A Culture of Sufism: Naqshbandīs in the Ottoman World, 1450–1700
Unearths the history of the Naqshbandiyya, one of the most widespread and enduring Sufi brotherhoods.
A Culture of Sufism opens a window to a new understanding of one of the most prolific and enduring of all the Sufi brotherhoods, the Naqshbandiyya, as it spread from its birthplace in central Asia to Iran, Anatolia, Arabia, and the Balkans between the fifteenth and seventeenth centuries. Drawing on original sources and carefully aware of the power of modern paradigms to obscure, Le Gall portrays a Naqshbandiyya that was devotionally sober yet not demysticized and rigorously orthodox without being politically activist. She argues that the establishment of this brotherhood in Ottoman society was not the product of political instrumentality. Instead the Naqshbandī dissemination is best explained in reference to a series of little-appreciated organizational and cultural modes such as proclivity to long-distance travel, independence from specialized Sufi institutions, linguistic adaptability, commitment to writing and copying, and the practice of bequeathing spiritual authority to non-kin.
“Dina Le Gall’s book fills a gap in our knowledge of a major phenomenon in Muslim societies … Drawing on an impressive range and breadth of primary sources (mystical treatises, biographical dictionaries, travel literature, chronicles, etc.), the author touches on the political, social and cultural aspects of tariqa activity in order to analyze its dynamics, changes and internal varieties.” — Jerusalem Studies in Arabic and Islam
“The research presented by Dina Le Gall, the first of its kind in English, demonstrates her command of the intellectual and social history of the early Ottoman period. She overturns prevailing conceptions of this tariµqa with an exhaustive survey of the primary literature.” — Jonathan Katz, author of Dreams, Sufism, and Sainthood: The Visionary Career of Muhammad al-Zawâwî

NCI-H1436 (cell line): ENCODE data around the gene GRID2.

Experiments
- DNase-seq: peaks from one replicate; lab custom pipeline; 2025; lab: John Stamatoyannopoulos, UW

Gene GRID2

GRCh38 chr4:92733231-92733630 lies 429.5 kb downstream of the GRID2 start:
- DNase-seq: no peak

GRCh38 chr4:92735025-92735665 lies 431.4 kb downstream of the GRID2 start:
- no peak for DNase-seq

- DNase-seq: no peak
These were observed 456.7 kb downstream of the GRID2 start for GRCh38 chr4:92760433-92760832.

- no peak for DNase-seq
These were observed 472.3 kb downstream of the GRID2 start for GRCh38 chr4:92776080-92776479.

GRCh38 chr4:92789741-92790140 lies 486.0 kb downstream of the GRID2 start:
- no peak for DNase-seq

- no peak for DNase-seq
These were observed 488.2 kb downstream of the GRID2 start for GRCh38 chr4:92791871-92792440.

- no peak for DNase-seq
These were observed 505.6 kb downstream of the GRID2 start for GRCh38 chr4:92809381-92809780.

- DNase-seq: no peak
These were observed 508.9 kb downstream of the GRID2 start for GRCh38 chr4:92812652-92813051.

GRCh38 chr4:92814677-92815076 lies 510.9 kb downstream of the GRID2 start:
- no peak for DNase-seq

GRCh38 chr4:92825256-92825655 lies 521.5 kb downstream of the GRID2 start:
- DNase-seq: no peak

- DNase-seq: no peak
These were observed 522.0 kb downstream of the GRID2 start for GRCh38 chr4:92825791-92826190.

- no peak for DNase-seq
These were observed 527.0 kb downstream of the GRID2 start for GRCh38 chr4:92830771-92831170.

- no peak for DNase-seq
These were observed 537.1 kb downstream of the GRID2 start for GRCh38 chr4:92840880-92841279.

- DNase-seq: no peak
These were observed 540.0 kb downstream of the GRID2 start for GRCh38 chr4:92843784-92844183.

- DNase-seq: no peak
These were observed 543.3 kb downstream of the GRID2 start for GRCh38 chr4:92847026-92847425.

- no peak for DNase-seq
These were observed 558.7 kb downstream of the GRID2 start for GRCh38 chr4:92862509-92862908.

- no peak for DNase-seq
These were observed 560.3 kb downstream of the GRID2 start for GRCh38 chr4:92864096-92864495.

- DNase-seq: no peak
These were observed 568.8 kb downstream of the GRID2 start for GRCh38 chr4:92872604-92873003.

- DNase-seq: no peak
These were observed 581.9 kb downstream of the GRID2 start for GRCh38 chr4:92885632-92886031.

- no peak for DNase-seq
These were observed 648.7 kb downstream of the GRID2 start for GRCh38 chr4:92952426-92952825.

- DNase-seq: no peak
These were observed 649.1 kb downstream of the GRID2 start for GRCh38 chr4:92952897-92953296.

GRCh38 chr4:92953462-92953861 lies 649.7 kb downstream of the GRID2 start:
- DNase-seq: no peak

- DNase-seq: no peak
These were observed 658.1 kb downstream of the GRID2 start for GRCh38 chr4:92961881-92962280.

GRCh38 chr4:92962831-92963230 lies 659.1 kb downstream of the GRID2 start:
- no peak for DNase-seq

“Intellectually sophisticated and rigorous, this study demystifies the Naqshbandiµs and points the way toward a greater appreciation of the complexity and diversity of Sufi practice.” — Jane Hathaway, author of A Tale of Two Factions: Myth, Memory, and Identity in Ottoman Egypt and Yemen
Table of Contents
Note on Transliteration
Part One: Dissemination
1. From Transoxania to the Ottoman Lands
The Birth of a Tariqa: From Khwajagan to Naqshbandiyya
Agents of Transmission
In the Shadow of Safavid Persecution
Safavid Power and Changing Patterns of Communications
Establishing a Presence
Spiritual Lines and Continuity
Tekkes and Institutional Arrangements
Waqf-Making and the Women of the Tariqa
3. Anatolia and the Balkans
Capital and Province, Town and Countryside
A Charismatic Shaykh and His Demise
Constraints on Early Transmission
An Indian Transplant and His Arabian Disciples
Teaching in Multiple Tariqas
Part Two: The Politics and Culture of a Tariqa
5. Devotional Practice and the Construction of Orthodoxy
"Acting with Strictness"
Sobriety in Devotional Practice
Communicating with the "Friends of God"
Teaching Ibn al-'Arabi
Bakri Genealogy: From a Spiritual to a Political Marker?
6. Politics of Sunnism, Battles over Orthodoxy
Ahrarian Politics and the Ottoman Environment
"Bringing the Heterodox to Heel"
A Thesis Revisited
A Naqshbandi Kadizadeli
7. Organizational and Cultural Modes
"The Shadow of the Shaykh is Better than Dhikr"
Bequeathing Spiritual Authority and Sending off Khalifas
Tariqa, Silsila, and Pride of Affiliation
Travel, Language, and the Tariqa as Interregional Network